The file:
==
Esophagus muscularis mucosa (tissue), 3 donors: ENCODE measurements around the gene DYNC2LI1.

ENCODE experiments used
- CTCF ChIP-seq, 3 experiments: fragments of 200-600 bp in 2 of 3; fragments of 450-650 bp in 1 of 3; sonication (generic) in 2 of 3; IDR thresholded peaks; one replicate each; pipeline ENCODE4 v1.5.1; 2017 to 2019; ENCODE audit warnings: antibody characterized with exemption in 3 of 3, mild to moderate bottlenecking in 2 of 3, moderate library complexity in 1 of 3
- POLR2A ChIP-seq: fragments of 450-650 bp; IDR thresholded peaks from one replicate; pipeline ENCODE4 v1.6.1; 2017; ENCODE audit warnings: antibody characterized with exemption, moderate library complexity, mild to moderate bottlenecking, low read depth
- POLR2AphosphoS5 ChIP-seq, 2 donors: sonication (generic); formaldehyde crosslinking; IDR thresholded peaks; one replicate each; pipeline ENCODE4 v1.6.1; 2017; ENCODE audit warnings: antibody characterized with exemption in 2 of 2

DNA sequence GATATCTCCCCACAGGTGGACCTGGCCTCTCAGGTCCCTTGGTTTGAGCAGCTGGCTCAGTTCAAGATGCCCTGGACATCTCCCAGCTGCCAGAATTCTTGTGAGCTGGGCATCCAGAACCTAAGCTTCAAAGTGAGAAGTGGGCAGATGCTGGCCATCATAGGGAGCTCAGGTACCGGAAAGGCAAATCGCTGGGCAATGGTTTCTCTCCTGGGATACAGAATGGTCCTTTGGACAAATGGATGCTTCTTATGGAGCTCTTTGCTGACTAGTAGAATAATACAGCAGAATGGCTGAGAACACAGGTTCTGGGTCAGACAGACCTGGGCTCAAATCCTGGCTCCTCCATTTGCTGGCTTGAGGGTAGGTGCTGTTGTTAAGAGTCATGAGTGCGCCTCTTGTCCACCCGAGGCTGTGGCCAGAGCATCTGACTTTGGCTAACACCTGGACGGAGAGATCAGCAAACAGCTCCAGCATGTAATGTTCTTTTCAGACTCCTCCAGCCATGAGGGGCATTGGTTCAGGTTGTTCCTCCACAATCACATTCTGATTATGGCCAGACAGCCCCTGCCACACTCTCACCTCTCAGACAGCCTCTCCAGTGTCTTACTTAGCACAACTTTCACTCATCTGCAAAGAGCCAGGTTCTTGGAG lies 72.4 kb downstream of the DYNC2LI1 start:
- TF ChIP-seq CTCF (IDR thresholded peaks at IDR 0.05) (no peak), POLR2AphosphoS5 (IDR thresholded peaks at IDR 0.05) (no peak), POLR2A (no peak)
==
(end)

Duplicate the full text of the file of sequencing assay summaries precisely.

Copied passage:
Esophagus muscularis mucosa (tissue), 3 donors: ENCODE measurements around the gene DYNC2LI1.

ENCODE experiments used
- CTCF ChIP-seq, 3 experiments: fragments of 200-600 bp in 2 of 3; fragments of 450-650 bp in 1 of 3; sonication (generic) in 2 of 3; IDR thresholded peaks; one replicate each; pipeline ENCODE4 v1.5.1; 2017 to 2019; ENCODE audit warnings: antibody characterized with exemption in 3 of 3, mild to moderate bottlenecking in 2 of 3, moderate library complexity in 1 of 3
- POLR2A ChIP-seq: fragments of 450-650 bp; IDR thresholded peaks from one replicate; pipeline ENCODE4 v1.6.1; 2017; ENCODE audit warnings: antibody characterized with exemption, moderate library complexity, mild to moderate bottlenecking, low read depth
- POLR2AphosphoS5 ChIP-seq, 2 donors: sonication (generic); formaldehyde crosslinking; IDR thresholded peaks; one replicate each; pipeline ENCODE4 v1.6.1; 2017; ENCODE audit warnings: antibody characterized with exemption in 2 of 2

DNA sequence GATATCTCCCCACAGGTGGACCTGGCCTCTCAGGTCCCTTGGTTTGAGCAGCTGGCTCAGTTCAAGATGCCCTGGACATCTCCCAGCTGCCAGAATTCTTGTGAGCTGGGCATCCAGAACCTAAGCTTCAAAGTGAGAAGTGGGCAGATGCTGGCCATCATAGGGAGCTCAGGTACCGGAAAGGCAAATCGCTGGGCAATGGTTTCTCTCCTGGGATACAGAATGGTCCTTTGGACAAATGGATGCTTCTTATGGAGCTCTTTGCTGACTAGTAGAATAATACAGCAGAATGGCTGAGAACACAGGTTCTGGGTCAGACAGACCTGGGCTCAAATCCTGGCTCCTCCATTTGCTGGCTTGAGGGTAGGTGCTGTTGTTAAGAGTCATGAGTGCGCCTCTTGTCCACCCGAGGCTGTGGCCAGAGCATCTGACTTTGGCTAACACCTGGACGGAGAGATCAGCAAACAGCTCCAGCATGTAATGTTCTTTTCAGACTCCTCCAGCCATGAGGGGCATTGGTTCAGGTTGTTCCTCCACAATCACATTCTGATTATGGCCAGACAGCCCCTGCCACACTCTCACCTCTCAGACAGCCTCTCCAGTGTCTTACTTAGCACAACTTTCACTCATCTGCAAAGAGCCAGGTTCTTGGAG lies 72.4 kb downstream of the DYNC2LI1 start:
- TF ChIP-seq CTCF (IDR thresholded peaks at IDR 0.05) (no peak), POLR2AphosphoS5 (IDR thresholded peaks at IDR 0.05) (no peak), POLR2A (no peak)